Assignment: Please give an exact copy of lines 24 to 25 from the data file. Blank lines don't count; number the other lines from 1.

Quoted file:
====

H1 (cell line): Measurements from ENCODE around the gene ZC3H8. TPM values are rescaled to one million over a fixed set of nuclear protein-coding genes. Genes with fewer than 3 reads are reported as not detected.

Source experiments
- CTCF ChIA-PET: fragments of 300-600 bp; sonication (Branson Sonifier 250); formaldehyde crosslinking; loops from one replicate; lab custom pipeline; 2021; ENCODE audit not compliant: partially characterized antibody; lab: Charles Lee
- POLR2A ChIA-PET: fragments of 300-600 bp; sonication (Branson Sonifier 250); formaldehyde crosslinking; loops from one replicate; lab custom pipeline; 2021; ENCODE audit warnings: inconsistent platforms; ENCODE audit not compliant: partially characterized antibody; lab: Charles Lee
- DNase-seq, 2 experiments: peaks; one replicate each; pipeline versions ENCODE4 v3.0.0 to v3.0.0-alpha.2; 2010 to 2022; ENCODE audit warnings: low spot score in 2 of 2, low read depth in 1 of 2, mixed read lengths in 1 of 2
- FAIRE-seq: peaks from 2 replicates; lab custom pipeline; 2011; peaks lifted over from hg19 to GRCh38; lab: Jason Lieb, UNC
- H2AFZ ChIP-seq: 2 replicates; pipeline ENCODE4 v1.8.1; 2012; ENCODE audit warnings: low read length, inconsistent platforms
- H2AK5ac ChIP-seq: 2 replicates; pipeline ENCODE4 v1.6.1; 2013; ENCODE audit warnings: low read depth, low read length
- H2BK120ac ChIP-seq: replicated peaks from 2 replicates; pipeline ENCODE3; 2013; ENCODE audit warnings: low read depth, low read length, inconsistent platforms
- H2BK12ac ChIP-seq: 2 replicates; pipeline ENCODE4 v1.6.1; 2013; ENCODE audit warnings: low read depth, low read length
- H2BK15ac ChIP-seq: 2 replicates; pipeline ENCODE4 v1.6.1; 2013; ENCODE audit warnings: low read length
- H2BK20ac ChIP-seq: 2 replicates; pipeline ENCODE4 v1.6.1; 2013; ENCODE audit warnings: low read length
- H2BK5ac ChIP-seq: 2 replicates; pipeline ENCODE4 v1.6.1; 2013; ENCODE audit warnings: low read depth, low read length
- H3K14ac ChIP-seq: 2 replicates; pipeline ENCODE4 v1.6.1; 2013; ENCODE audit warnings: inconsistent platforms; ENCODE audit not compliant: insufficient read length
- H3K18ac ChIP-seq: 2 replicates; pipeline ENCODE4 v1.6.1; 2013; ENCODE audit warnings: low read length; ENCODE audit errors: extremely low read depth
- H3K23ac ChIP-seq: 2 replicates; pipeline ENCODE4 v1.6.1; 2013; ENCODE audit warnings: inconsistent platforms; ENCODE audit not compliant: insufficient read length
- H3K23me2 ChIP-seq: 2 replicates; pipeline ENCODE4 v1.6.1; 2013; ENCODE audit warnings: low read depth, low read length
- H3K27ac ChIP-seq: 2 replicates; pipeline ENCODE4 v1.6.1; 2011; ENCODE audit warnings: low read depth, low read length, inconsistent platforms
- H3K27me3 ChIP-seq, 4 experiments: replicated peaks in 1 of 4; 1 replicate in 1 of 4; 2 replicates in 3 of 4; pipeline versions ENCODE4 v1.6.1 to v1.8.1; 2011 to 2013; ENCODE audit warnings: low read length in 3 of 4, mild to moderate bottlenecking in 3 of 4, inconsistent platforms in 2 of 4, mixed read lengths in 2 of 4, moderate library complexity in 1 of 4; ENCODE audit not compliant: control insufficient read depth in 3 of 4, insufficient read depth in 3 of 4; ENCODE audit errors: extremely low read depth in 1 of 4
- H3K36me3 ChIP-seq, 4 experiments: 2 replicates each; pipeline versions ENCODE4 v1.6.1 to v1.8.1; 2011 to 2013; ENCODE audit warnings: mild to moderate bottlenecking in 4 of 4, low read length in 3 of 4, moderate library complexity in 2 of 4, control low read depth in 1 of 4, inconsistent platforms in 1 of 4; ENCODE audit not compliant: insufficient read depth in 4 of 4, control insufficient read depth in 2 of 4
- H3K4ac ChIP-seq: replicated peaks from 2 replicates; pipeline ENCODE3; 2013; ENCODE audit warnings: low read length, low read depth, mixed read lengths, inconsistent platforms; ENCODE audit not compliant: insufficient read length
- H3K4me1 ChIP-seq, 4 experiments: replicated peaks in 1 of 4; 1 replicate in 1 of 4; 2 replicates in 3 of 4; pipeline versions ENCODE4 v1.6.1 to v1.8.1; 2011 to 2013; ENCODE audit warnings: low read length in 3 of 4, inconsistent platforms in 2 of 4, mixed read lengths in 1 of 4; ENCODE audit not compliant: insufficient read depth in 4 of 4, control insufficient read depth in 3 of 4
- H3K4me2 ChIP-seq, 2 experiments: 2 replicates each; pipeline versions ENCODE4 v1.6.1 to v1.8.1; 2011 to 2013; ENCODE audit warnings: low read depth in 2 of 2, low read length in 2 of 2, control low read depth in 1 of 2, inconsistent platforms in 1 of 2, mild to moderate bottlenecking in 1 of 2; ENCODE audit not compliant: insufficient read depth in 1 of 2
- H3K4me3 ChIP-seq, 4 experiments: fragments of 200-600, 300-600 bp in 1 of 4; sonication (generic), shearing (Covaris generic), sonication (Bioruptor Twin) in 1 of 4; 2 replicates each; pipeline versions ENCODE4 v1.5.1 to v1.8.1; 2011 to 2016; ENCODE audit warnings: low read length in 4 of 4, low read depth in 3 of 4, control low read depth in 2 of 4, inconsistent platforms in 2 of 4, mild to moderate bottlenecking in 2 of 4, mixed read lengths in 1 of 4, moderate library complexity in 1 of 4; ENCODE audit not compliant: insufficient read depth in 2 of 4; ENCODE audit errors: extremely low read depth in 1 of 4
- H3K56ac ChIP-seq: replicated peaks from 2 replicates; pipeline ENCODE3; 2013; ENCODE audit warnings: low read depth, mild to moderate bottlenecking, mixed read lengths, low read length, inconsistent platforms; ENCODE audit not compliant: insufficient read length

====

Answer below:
- H3K4me3 ChIP-seq, 4 experiments: fragments of 200-600, 300-600 bp in 1 of 4; sonication (generic), shearing (Covaris generic), sonication (Bioruptor Twin) in 1 of 4; 2 replicates each; pipeline versions ENCODE4 v1.5.1 to v1.8.1; 2011 to 2016; ENCODE audit warnings: low read length in 4 of 4, low read depth in 3 of 4, control low read depth in 2 of 4, inconsistent platforms in 2 of 4, mild to moderate bottlenecking in 2 of 4, mixed read lengths in 1 of 4, moderate library complexity in 1 of 4; ENCODE audit not compliant: insufficient read depth in 2 of 4; ENCODE audit errors: extremely low read depth in 1 of 4
- H3K56ac ChIP-seq: replicated peaks from 2 replicates; pipeline ENCODE3; 2013; ENCODE audit warnings: low read depth, mild to moderate bottlenecking, mixed read lengths, low read length, inconsistent platforms; ENCODE audit not compliant: insufficient read length